China to impose temporary anti-dumping measures on imports of Brazilian chicken meat

June 9, 2018

 

China will impose temporary anti-dumping measures on imports of Brazilian chicken meat, at the same time as the United States pressures Beijing to reopen its market to American poultry products.

Chinese importers of Brazilian chicken will be required to pay deposits ranging from 18.8 percent to 38.4 percent of the value of their shipments from June 9.

A preliminary ruling from the ministry found that Chinese producers had been “substantially damaged” by shipments from Brazil between 2013 and 2016, when the country supplied more than half of China’s imports of chicken meat.

The anti-dumping measures are another blow to Brazilian meatpackers, who are still recovering from a food safety scandal last year and a May truckers’ protest that forced farms to cull some 70 million chickens due to a lack of feed.

They also show how third-party countries like Brazil, the world’s largest chicken exporter, could become collateral damage as the U.S. and China look for ways to head off a trade war.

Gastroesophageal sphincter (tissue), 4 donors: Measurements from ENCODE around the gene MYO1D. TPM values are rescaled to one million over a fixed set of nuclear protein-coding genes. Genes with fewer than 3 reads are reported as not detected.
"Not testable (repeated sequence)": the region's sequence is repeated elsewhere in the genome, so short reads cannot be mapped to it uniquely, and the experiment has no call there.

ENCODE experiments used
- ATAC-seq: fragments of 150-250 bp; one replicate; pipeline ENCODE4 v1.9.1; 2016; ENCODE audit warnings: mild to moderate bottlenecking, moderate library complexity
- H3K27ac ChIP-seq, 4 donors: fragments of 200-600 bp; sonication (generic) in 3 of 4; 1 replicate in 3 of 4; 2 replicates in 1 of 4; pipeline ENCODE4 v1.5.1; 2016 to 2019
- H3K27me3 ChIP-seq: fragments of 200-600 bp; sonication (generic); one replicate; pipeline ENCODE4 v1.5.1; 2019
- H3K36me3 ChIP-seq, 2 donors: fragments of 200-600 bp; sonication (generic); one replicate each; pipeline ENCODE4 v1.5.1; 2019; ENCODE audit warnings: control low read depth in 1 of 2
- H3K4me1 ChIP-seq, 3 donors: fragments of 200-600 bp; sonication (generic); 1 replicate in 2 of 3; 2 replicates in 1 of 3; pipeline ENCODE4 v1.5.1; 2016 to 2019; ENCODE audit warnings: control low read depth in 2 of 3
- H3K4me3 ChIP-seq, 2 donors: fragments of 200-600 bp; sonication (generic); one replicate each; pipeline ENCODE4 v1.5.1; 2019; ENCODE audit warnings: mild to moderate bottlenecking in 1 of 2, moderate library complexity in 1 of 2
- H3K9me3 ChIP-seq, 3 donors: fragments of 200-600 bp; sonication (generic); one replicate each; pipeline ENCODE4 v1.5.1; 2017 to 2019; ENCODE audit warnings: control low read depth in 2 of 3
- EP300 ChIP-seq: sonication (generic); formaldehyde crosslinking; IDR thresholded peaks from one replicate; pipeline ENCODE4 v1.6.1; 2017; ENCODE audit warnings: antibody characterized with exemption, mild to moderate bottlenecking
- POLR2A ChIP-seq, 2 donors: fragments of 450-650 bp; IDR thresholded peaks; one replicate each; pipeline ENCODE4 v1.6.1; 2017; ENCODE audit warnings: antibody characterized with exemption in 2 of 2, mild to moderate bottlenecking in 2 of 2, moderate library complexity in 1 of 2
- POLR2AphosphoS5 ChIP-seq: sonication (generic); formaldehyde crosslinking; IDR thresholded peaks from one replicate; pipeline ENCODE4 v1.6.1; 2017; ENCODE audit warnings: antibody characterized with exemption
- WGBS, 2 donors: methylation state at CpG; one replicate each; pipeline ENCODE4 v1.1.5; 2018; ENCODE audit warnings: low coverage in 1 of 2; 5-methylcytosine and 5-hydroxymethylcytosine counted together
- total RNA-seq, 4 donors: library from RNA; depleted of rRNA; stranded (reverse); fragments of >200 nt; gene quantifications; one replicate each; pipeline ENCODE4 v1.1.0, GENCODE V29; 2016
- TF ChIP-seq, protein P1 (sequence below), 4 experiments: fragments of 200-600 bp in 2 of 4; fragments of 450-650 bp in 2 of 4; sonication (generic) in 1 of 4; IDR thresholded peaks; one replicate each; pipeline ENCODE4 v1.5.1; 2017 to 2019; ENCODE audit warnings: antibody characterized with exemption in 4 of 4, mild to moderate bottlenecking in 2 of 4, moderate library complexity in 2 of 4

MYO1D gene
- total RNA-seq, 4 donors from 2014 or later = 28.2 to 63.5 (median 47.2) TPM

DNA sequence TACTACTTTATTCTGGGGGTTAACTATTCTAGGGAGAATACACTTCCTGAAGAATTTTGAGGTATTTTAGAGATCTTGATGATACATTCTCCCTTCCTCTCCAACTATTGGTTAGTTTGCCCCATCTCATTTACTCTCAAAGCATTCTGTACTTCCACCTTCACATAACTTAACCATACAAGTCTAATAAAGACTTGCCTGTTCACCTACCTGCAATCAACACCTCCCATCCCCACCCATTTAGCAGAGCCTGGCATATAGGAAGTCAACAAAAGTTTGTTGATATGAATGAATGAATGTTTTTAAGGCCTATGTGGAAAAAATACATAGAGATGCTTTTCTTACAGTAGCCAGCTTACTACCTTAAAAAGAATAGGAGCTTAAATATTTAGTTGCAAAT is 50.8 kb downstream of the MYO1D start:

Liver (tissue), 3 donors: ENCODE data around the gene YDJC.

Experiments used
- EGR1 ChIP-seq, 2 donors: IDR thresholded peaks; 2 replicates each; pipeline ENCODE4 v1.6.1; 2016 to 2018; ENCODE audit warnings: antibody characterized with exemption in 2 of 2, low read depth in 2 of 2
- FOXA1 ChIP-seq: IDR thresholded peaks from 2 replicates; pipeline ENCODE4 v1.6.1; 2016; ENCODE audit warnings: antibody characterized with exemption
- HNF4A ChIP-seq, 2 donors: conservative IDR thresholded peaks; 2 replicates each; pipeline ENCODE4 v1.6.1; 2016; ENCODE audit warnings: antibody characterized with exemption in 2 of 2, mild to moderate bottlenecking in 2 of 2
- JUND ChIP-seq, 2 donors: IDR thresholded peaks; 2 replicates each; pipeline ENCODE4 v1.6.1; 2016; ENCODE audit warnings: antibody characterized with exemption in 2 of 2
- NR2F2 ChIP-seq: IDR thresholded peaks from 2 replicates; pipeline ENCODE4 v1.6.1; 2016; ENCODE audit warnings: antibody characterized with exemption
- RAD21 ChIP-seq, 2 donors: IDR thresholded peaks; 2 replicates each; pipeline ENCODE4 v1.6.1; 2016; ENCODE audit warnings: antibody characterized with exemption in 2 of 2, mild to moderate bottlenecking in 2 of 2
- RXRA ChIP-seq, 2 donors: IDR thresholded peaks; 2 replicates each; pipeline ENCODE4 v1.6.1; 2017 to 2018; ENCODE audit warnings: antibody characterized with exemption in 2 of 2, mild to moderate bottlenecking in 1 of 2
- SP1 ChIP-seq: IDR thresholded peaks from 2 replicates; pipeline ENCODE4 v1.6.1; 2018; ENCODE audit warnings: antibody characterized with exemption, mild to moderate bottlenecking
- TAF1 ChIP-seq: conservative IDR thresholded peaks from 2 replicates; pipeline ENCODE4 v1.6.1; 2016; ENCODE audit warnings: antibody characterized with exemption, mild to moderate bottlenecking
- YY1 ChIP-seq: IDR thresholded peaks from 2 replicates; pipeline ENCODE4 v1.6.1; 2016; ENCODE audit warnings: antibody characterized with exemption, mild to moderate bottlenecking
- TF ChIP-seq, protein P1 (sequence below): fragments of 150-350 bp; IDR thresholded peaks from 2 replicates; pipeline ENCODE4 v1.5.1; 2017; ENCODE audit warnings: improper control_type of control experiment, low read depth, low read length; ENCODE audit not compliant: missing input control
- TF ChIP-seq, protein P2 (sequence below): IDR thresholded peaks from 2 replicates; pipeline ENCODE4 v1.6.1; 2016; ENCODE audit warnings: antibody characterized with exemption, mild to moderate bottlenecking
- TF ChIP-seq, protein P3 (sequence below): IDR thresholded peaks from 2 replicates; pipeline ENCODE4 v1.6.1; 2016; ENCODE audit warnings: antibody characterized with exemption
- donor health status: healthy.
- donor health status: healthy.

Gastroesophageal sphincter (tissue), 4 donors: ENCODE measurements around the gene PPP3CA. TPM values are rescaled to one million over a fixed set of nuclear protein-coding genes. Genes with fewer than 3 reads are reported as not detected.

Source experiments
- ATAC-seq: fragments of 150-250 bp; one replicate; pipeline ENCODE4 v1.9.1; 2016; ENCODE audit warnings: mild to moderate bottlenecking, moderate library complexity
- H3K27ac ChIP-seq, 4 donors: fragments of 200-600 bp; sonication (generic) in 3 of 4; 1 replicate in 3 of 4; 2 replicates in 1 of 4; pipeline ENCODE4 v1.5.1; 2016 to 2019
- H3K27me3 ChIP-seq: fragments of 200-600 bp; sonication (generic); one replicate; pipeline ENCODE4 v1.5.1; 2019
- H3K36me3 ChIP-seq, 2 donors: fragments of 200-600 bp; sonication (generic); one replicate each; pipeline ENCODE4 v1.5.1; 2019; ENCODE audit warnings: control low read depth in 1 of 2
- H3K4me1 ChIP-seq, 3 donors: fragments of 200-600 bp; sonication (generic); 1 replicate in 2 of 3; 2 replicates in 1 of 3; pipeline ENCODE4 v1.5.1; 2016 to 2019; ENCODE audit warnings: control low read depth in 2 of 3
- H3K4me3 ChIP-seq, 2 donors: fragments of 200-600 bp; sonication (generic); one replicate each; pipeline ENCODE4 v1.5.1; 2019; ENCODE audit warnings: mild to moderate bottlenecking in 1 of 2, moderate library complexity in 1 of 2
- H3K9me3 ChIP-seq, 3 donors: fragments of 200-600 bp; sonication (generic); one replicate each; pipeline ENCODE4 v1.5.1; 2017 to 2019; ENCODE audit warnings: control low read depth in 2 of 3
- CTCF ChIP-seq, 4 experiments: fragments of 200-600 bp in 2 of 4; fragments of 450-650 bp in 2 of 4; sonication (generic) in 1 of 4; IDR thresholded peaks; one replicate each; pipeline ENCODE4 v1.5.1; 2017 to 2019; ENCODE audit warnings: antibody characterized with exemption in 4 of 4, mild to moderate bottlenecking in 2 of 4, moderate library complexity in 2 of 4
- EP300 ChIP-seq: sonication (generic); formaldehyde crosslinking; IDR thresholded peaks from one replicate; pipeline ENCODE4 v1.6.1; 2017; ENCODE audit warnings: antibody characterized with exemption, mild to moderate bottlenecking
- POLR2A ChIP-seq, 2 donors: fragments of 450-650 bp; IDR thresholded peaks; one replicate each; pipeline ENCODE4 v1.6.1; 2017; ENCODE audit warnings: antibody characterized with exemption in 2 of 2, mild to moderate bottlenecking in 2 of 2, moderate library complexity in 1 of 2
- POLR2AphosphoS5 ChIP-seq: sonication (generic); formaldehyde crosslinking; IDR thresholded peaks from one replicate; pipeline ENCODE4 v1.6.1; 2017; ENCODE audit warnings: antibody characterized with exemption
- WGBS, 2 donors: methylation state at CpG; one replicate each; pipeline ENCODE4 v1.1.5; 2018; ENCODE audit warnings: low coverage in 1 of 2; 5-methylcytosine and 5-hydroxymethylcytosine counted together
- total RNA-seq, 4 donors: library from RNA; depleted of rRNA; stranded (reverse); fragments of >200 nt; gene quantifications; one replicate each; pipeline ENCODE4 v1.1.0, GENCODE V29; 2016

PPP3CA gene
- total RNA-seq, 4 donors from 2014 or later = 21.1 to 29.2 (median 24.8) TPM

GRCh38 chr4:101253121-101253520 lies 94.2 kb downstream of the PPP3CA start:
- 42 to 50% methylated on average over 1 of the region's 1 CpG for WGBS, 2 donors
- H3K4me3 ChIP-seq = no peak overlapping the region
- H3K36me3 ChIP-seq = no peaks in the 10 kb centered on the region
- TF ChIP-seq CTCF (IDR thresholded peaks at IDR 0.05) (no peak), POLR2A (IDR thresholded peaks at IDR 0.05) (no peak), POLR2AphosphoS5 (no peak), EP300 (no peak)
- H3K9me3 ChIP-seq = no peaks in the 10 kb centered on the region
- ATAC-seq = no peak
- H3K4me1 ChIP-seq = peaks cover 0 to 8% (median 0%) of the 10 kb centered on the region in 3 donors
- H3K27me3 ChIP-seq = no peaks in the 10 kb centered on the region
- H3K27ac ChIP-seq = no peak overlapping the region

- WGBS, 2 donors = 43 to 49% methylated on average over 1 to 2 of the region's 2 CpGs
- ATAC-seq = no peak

About 9 percent of Brazil’s chicken exports went to China last year, according to ABPA, which said the flows were likely to be maintained due to strong Chinese demand.

A Brazilian industry source said the Chinese commerce ministry had proposed further negotiations with exporters, including the possibility of setting a floor price for exports to China. It is not yet clear if the industry would accept such a proposal.

Brazilian exporters should be able to absorb the impact of the deposits, particularly for chicken feet, which would otherwise have no value. China is not the most important market (for Brazil), but in value it’s quite important as it takes all the byproducts.

It is not clear what will happen to shipments already on the way to China. An anti-dumping deposit levied on sorghum from the United States in April caused chaos in the grains trade, with dozens of cargoes stranded as importers tried to resell to other markets to avoid paying the tariffs.

Broiler chicken prices in China have recovered significantly since last year, when they fell to decade-lows after hundreds of people died from contracting the H7N9 bird flu virus.

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